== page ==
Trends, Achievements, and Competencies
Robust, relevant, and responsive outreach programs developed and delivered within academic libraries aim to engage and support learners, non-users, the under-served, persons with special needs, and targeted groups. The library community changes and shifts its needs driving communication and outreach programs to continually assess and vary programs meeting the diverse information and service needs of any community.
Outreach programs are uniquely situated to offer collaboration opportunities with community leaders, groups, and organizations inside and outside the intuition, enhancing library services while improving the library’s image. Developing a suite of competencies to perform well in this role requires identifying existing competencies in the context of strengths and weaknesses.
Competencies are observable, measurable constellations of skills, knowledge, abilities, and behaviours. A librarian develops a suite of competencies in two areas:
Foundational competencies are those shared across various functional areas and career stages.
Functional competencies are those that represent the dominate responsibilities defining the areas of accountability and position. Functional competencies are demonstrated knowledge, skills, and abilities necessary to perform duties in a specific job or role.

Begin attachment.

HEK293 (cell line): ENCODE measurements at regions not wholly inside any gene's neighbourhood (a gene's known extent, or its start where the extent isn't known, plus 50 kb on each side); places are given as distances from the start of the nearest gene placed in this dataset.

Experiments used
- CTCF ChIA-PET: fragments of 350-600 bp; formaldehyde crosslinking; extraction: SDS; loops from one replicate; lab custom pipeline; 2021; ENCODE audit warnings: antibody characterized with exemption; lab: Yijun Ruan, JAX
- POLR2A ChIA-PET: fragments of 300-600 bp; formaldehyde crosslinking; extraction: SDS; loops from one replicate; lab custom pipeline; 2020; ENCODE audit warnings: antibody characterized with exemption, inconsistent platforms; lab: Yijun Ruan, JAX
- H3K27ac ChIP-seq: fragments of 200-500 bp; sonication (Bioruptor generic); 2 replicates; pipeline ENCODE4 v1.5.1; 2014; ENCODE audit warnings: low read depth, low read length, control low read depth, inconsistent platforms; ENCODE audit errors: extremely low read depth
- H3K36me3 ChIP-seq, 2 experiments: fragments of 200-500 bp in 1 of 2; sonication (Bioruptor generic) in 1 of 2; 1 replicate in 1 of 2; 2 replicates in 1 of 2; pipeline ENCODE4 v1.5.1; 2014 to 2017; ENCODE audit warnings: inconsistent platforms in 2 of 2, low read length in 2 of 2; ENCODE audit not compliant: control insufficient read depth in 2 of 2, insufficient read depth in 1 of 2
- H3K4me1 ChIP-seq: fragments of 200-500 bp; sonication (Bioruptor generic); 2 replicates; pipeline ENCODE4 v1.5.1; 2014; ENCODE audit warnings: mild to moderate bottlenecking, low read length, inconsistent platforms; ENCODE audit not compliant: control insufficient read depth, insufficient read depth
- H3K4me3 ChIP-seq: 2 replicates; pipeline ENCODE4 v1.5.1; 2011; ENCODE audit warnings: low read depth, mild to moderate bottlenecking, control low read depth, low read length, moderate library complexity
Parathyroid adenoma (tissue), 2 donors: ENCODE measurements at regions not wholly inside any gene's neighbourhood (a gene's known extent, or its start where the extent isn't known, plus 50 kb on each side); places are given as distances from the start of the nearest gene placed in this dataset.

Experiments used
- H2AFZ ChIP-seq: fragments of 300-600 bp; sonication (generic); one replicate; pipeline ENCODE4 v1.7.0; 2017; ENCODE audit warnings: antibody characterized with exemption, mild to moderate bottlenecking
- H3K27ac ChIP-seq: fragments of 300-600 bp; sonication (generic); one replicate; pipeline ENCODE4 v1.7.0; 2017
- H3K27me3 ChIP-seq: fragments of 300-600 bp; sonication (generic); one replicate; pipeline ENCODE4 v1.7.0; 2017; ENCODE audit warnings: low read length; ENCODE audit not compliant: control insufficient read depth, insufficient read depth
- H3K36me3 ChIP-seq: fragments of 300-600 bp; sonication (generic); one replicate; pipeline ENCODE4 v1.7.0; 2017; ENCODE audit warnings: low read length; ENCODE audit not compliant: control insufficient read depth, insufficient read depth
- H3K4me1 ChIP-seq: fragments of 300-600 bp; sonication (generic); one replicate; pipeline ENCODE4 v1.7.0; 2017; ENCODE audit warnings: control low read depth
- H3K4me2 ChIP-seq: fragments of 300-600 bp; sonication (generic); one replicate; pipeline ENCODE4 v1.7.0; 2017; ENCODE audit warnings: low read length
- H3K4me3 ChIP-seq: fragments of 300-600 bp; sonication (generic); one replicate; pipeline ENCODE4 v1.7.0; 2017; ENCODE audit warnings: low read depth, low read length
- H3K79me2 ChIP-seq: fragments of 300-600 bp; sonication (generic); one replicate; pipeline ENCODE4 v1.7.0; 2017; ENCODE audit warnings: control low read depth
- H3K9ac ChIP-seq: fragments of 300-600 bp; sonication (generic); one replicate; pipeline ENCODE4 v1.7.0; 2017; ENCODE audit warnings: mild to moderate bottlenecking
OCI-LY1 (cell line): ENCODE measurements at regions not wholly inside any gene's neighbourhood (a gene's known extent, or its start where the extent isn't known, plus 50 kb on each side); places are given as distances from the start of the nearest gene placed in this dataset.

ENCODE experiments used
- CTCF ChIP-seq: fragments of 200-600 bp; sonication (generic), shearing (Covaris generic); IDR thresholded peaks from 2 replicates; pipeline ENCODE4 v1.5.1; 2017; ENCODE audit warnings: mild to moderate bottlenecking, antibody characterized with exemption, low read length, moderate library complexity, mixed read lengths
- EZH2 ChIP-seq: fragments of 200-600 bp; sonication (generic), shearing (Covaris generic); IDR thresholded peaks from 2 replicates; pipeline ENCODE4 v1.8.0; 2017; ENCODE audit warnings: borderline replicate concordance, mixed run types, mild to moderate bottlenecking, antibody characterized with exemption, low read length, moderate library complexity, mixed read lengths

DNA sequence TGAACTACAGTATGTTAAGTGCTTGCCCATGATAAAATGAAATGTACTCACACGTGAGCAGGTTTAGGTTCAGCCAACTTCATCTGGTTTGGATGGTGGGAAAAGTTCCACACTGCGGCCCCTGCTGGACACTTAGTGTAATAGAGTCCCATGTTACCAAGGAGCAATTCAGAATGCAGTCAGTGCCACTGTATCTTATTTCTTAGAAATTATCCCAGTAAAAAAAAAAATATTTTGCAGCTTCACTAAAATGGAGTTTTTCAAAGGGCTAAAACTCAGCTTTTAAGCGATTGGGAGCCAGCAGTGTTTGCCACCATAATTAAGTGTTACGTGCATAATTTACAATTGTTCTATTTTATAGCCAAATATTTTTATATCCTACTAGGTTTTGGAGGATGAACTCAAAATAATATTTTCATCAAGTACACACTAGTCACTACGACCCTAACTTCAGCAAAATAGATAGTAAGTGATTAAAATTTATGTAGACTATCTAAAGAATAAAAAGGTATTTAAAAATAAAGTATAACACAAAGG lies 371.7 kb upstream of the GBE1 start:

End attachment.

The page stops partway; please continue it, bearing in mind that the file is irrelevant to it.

In 2010, the Canadian Association of Research Libraries (CARL) conducted the CARL Competencies and Academic Librarians Survey. The results identified the following areas of expected and profiled competencies:
1. Foundational Knowledge
2. Interpersonal skills
3. Leadership and Management
4. Collections Development
5. Information Literacy
6. Research & Contributions to the Profession
7. Information Technology Skills
Each constellation of the above competencies reflect the unique abilities required by academic librarians adapting to ever-changing roles in the context of new opportunities to provide innovative, value-added services in the context of emerging library programing. Librarians are expected to be strong advocates for library resources, services, sources, programs, and space taking the story of the library beyond its walls to the larger institution and community.
Though published in 2010, the results have value upon which we can reflect, explore, and embrace as we prepare for developing outreach and engagement opportunities for 2020 and beyond.